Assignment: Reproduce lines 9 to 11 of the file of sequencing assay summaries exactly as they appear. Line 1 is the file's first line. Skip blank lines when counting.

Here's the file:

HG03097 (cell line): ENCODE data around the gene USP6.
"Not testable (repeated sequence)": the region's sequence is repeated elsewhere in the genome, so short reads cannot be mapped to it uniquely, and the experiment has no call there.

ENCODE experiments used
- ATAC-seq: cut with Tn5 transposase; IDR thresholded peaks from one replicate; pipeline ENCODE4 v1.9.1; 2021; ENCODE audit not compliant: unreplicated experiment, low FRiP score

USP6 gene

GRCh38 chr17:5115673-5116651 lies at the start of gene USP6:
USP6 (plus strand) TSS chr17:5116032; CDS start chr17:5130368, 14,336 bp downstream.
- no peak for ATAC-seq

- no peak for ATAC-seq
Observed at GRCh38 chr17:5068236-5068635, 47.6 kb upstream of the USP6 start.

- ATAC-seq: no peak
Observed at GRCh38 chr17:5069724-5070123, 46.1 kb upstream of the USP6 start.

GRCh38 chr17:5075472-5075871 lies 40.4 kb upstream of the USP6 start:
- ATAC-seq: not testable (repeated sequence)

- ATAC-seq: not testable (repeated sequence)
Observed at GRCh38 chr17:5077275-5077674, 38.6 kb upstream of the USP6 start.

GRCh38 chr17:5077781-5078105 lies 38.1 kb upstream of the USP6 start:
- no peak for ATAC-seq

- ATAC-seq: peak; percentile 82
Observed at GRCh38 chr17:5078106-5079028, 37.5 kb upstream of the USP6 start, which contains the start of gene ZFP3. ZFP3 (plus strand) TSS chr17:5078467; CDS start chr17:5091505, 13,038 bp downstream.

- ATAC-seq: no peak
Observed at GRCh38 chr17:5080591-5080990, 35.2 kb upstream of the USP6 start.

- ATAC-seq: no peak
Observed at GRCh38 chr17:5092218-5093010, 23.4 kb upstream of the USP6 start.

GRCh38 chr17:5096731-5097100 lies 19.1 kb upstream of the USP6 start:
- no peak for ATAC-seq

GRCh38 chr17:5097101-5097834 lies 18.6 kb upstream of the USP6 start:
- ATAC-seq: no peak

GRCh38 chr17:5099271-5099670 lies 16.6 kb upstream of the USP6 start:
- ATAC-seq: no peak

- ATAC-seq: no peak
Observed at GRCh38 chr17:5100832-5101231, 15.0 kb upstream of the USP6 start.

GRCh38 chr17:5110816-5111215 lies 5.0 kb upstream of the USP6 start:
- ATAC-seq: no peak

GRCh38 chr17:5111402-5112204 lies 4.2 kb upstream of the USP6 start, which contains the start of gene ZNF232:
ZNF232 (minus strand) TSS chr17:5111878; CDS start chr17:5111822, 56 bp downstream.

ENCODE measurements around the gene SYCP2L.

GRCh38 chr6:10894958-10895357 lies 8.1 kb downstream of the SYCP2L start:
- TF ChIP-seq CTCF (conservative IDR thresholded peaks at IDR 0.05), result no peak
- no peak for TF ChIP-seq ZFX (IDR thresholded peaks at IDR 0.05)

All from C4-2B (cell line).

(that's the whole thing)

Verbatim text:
- no peak for ATAC-seq
Observed at GRCh38 chr17:5068236-5068635, 47.6 kb upstream of the USP6 start.

- ATAC-seq: no peak